Although research has highlighted the numerous medical and emotional benefits that hospice can provide patients with advanced Alzheimer’s disease, hospice care continues to be underutilized by this patient demographic.
Hospice Care and Alzheimer’s Patients
Hospice care can have a positive impact on patients with advanced Alzheimer’s disease. This is demonstrated in several aspects of the care they receive. Studies have shown that patients with advanced Alzheimer’s who receive hospice care are likely to have better pain and symptom management than in a hospital or other medical facility. Additionally, patients’ families have also been shown to have a higher level of satisfaction with their loved one’s end-of-life care.
Psychological Needs of Family Members
In addition to caring for the patient, hospice care can also help to address the psychological and emotional needs of family members. Hospice provides emotional support to families and caretakers, helping them adjust to caring for a loved one who has reached the end of life. End-of-life care for patients with advanced Alzheimer’s disease often poses unique challenges because of the continuing cognitive deterioration of the patient. It is important for caregivers to feel comfortable in caring for their loved one as both physical and mental decline occurs. The guidance provided by the hospice interdisciplinary team can assist in making this period less chaotic and help mitigate emotional and mental burdens often experienced by family members.
Support From Familial Caregivers
As a patient continues to progress through hospice care, the supportive role of family members often needs to be expanded. A lack of understanding of advanced Alzheimer’s disease can often lead to distress and frustration among familial caregivers. Hospice staff can help decrease the burdens of caregiving by providing clear guidance to families. For many family members, separating their loved ones from the disease can be difficult. However, if family members understand the progression of the disease, they are often better able to cope with the challenges that arise.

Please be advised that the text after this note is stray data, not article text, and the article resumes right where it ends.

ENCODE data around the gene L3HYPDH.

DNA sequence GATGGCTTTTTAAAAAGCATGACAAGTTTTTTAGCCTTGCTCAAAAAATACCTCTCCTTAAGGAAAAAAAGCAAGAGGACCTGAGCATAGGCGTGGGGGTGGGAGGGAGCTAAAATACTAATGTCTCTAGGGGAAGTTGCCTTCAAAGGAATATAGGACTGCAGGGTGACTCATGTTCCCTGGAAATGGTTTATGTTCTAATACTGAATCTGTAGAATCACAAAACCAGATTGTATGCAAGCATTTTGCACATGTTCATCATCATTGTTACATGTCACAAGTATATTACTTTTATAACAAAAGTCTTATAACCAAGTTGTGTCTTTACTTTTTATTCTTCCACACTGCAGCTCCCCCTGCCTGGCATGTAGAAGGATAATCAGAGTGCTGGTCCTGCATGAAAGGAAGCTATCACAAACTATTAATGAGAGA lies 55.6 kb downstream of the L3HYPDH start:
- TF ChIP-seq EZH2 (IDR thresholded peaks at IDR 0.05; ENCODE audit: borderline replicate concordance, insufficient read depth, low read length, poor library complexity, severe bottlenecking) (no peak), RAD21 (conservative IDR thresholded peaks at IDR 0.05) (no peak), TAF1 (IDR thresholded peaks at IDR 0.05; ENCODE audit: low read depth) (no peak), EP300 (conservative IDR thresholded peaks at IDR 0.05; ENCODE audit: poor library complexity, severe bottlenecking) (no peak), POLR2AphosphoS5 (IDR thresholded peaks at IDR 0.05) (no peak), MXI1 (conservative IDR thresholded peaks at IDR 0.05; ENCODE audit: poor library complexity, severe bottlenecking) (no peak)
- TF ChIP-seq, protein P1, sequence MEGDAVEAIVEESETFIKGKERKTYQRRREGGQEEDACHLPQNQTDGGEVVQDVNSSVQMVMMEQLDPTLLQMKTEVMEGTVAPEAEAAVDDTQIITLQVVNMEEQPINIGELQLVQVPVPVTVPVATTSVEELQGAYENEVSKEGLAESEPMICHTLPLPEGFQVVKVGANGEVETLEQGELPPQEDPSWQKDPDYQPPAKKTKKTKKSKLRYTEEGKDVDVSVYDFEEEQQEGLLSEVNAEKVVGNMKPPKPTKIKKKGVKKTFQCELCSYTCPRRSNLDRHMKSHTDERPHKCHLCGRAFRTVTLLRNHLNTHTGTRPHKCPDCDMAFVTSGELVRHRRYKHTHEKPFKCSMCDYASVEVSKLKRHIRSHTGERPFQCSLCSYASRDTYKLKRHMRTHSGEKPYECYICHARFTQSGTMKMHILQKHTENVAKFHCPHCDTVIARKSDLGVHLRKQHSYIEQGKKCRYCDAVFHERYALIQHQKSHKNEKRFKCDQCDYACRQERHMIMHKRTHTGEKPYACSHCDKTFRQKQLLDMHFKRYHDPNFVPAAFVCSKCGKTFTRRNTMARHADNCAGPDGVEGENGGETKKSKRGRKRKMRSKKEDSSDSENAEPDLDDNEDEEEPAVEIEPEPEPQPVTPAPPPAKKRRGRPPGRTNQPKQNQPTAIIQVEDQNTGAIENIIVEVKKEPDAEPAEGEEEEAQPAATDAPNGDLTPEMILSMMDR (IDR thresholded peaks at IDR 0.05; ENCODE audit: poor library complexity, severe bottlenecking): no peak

Understanding Comfort Care
Providing patient-centered comfort care is a central tenet of hospice. The focus of comfort care is to help manage symptoms and relieve suffering. Patient-centered comfort care may include increasing physical comfort, addressing spiritual and emotional needs, and assisting with tasks of daily living. Patients with advanced Alzheimer’s disease are unable to verbally communicate their needs, which can make providing effective comfort care challenging. The inability to decipher a patient’s needs often causes frustration for caregivers who may feel the patient’s needs are not being met. In patients who are unable to verbally communicate, hospice staff can teach caregivers how to decipher a patient’s other cues to determine how to address patient needs. Sharing this knowledge with familial caregivers helps empower them to take on a more active role in the care of the patient.
Enlisting Hospice for Support
Caring for a loved one who is suffering from advanced Alzheimer’s disease often presents many challenges. However, hospice care is designed specifically to care for patients and guide families during end-of-life. If you are managing the care of a loved one with advanced Alzheimer’s, contact Traditions Health using the Request Care form to learn how we can support you and your loved one.
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